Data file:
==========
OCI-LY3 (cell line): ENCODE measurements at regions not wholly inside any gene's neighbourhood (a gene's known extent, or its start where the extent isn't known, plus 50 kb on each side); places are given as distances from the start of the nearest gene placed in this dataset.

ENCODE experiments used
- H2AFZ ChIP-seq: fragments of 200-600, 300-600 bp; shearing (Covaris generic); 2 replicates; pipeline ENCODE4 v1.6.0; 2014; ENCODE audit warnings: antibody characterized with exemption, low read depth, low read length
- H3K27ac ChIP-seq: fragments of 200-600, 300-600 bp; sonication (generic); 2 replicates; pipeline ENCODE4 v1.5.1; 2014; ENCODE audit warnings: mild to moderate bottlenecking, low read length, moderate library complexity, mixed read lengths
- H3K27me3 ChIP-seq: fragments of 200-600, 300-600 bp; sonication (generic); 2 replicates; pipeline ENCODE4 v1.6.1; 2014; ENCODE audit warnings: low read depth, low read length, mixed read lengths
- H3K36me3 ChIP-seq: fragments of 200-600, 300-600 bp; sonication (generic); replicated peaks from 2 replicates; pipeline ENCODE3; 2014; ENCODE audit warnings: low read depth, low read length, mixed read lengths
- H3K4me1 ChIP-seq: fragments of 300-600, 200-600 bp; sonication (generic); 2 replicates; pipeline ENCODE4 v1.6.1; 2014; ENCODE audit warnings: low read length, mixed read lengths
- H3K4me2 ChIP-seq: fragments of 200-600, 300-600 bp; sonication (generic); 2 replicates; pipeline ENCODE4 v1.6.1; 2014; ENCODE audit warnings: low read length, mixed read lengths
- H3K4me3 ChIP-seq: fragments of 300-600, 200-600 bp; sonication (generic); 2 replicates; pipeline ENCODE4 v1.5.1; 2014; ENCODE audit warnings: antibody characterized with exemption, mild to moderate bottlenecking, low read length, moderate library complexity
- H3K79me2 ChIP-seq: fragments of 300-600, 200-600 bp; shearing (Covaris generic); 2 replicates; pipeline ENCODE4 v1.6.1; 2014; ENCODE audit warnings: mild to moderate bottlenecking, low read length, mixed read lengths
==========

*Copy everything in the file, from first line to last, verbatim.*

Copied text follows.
OCI-LY3 (cell line): ENCODE measurements at regions not wholly inside any gene's neighbourhood (a gene's known extent, or its start where the extent isn't known, plus 50 kb on each side); places are given as distances from the start of the nearest gene placed in this dataset.

ENCODE experiments used
- H2AFZ ChIP-seq: fragments of 200-600, 300-600 bp; shearing (Covaris generic); 2 replicates; pipeline ENCODE4 v1.6.0; 2014; ENCODE audit warnings: antibody characterized with exemption, low read depth, low read length
- H3K27ac ChIP-seq: fragments of 200-600, 300-600 bp; sonication (generic); 2 replicates; pipeline ENCODE4 v1.5.1; 2014; ENCODE audit warnings: mild to moderate bottlenecking, low read length, moderate library complexity, mixed read lengths
- H3K27me3 ChIP-seq: fragments of 200-600, 300-600 bp; sonication (generic); 2 replicates; pipeline ENCODE4 v1.6.1; 2014; ENCODE audit warnings: low read depth, low read length, mixed read lengths
- H3K36me3 ChIP-seq: fragments of 200-600, 300-600 bp; sonication (generic); replicated peaks from 2 replicates; pipeline ENCODE3; 2014; ENCODE audit warnings: low read depth, low read length, mixed read lengths
- H3K4me1 ChIP-seq: fragments of 300-600, 200-600 bp; sonication (generic); 2 replicates; pipeline ENCODE4 v1.6.1; 2014; ENCODE audit warnings: low read length, mixed read lengths
- H3K4me2 ChIP-seq: fragments of 200-600, 300-600 bp; sonication (generic); 2 replicates; pipeline ENCODE4 v1.6.1; 2014; ENCODE audit warnings: low read length, mixed read lengths
- H3K4me3 ChIP-seq: fragments of 300-600, 200-600 bp; sonication (generic); 2 replicates; pipeline ENCODE4 v1.5.1; 2014; ENCODE audit warnings: antibody characterized with exemption, mild to moderate bottlenecking, low read length, moderate library complexity
- H3K79me2 ChIP-seq: fragments of 300-600, 200-600 bp; shearing (Covaris generic); 2 replicates; pipeline ENCODE4 v1.6.1; 2014; ENCODE audit warnings: mild to moderate bottlenecking, low read length, mixed read lengths